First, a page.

I think the good analogy for paper weights is t-shirt sizes: S, M, L etc.
I'd love to agree with you on that, but I honestly can't. I love (some, although not all) Under Armour apparel, but even within the same brand and just for tops — ergo, for which the same sizing chart is given by the manufacturer — I have to get different sizes in one style versus the next to fit. I mostly wear Medium in the brand's range (including both compression, 'athletic fit' and loose tops), but in some styles I have to get Small (or I'd be swimming in it; and, yes, I've tried the Medium one in a bricks-and-mortar retail store), and others I have to get Large, for the garments to fit my body properly all on the same day.
It's a good enough ball-park that it's not unreasonable to start there, but it doesn't mean it will fit, be comfortable, etc (wait, you wanted breathable, durable and water repellent?)
If one's requirements (for a particular application?) is multi-faceted, then it makes sense that the paper weight metric only addresses (at most?) one facet.
Like t-shirt sizes, the weight tells you little. "Will 70gsm paper be suitable?" is just as under-specified a question as "Will 20lb paper be suitable?".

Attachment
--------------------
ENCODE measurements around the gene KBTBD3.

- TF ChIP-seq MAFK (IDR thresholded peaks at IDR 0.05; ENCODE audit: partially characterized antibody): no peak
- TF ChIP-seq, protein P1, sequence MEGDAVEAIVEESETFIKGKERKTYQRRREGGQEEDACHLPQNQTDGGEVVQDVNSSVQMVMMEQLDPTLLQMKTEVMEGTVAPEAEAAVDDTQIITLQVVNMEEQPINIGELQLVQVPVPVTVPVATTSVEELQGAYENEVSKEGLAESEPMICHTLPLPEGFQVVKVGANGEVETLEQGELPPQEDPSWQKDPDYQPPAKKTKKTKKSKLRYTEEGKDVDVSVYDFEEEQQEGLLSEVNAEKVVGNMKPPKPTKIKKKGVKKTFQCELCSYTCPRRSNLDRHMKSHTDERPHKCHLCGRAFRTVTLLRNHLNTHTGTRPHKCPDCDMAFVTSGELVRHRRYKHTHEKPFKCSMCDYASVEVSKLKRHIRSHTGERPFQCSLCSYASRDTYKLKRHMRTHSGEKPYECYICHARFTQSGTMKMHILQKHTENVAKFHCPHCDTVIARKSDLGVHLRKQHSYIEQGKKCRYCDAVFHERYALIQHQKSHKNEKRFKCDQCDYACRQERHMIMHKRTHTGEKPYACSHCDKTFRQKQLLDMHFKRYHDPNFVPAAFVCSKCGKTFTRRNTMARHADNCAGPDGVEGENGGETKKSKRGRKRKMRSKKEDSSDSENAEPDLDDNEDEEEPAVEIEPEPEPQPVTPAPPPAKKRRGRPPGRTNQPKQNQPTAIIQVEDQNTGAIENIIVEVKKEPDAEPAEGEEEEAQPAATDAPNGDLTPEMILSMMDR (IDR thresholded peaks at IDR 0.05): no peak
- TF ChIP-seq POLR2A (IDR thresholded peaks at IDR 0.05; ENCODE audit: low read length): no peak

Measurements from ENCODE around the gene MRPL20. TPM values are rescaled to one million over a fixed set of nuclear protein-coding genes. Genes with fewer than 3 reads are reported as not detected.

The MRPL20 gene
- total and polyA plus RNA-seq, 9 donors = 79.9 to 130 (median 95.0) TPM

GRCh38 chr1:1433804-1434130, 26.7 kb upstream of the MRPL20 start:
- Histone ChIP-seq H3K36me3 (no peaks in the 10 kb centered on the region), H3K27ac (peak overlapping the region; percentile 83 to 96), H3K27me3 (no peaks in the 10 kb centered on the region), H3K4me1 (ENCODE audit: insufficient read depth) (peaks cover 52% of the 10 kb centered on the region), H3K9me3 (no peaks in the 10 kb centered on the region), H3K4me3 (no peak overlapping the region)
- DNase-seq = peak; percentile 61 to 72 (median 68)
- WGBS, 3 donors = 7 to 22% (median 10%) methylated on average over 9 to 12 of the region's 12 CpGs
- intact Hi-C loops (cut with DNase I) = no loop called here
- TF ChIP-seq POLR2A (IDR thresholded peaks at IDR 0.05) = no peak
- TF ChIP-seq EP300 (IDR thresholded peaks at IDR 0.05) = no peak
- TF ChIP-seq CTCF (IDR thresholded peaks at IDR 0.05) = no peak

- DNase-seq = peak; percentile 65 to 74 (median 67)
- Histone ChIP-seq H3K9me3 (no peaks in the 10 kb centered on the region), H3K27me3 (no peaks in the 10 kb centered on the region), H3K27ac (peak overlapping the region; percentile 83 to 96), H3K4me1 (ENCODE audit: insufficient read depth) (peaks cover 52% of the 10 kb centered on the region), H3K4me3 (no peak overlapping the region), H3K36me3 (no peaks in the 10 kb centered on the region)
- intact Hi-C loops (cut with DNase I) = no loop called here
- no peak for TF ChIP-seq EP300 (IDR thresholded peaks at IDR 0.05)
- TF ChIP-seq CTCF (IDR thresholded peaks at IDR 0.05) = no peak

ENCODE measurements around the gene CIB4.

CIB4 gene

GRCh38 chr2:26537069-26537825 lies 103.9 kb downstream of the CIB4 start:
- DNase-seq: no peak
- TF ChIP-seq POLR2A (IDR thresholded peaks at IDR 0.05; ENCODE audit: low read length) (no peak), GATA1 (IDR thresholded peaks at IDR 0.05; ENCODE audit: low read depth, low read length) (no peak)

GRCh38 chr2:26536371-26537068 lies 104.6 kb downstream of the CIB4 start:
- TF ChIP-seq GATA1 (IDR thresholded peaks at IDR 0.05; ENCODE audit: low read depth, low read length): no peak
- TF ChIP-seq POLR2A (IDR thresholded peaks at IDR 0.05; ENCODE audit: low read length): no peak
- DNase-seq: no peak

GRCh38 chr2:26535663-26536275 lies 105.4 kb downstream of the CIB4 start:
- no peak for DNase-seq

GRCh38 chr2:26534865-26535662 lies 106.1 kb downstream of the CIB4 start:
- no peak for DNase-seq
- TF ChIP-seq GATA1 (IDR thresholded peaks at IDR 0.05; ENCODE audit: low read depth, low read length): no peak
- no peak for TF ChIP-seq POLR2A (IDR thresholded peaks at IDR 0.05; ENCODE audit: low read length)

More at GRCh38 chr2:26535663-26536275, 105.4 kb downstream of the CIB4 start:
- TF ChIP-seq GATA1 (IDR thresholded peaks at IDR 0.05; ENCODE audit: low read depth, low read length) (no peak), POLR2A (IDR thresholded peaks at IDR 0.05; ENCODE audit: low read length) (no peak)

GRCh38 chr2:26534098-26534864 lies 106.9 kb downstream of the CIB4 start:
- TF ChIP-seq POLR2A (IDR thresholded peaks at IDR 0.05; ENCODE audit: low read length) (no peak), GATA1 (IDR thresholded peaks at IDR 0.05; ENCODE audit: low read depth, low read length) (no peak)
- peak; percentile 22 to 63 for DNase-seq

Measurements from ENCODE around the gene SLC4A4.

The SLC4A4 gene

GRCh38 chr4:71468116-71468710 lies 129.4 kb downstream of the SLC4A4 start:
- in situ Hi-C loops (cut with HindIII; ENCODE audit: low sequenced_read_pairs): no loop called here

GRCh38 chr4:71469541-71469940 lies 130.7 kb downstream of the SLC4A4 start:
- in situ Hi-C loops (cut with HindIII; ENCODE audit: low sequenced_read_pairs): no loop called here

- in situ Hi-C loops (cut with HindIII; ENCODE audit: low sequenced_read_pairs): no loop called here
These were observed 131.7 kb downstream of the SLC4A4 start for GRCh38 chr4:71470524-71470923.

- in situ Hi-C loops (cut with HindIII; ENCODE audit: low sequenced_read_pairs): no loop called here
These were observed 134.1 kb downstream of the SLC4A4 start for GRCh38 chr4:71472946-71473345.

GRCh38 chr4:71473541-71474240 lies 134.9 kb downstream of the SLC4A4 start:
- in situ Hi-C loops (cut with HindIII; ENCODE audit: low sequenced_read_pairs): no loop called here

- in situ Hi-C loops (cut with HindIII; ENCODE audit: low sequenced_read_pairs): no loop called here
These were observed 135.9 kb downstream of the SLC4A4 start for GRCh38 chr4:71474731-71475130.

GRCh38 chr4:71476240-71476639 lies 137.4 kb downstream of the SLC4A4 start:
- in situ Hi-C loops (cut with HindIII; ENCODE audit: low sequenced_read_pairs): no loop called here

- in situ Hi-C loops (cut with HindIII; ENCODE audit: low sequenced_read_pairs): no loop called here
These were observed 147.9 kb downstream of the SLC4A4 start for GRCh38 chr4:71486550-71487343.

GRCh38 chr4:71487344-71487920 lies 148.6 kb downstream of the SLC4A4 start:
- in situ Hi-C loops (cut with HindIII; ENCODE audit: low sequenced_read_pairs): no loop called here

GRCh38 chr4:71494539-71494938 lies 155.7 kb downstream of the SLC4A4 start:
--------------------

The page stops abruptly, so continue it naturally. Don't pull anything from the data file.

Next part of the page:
That said, the g/m² metric is very helpful when I was trying to estimate how much a sheet would weigh
for mailing purposes, or how much 4,000 sheets of Tomoe River 68gsm paper would weigh and hence cost me to ship from Japan if I were to place an online order.
The problem is when consumers/people look for "perfect fit" with their discretionary spending, but most of the time they aren't even consciously aware, much less are able to articulate, all their requirements for one or more applications to which they want to put a product or service. I personally don't think the idea/objective of published standards is for prospective users to get what is "perfect" or even "suitable", but simply to allow them to individually perform gap analysis against what they need or want, and decide the impact of accepting a given compromise.
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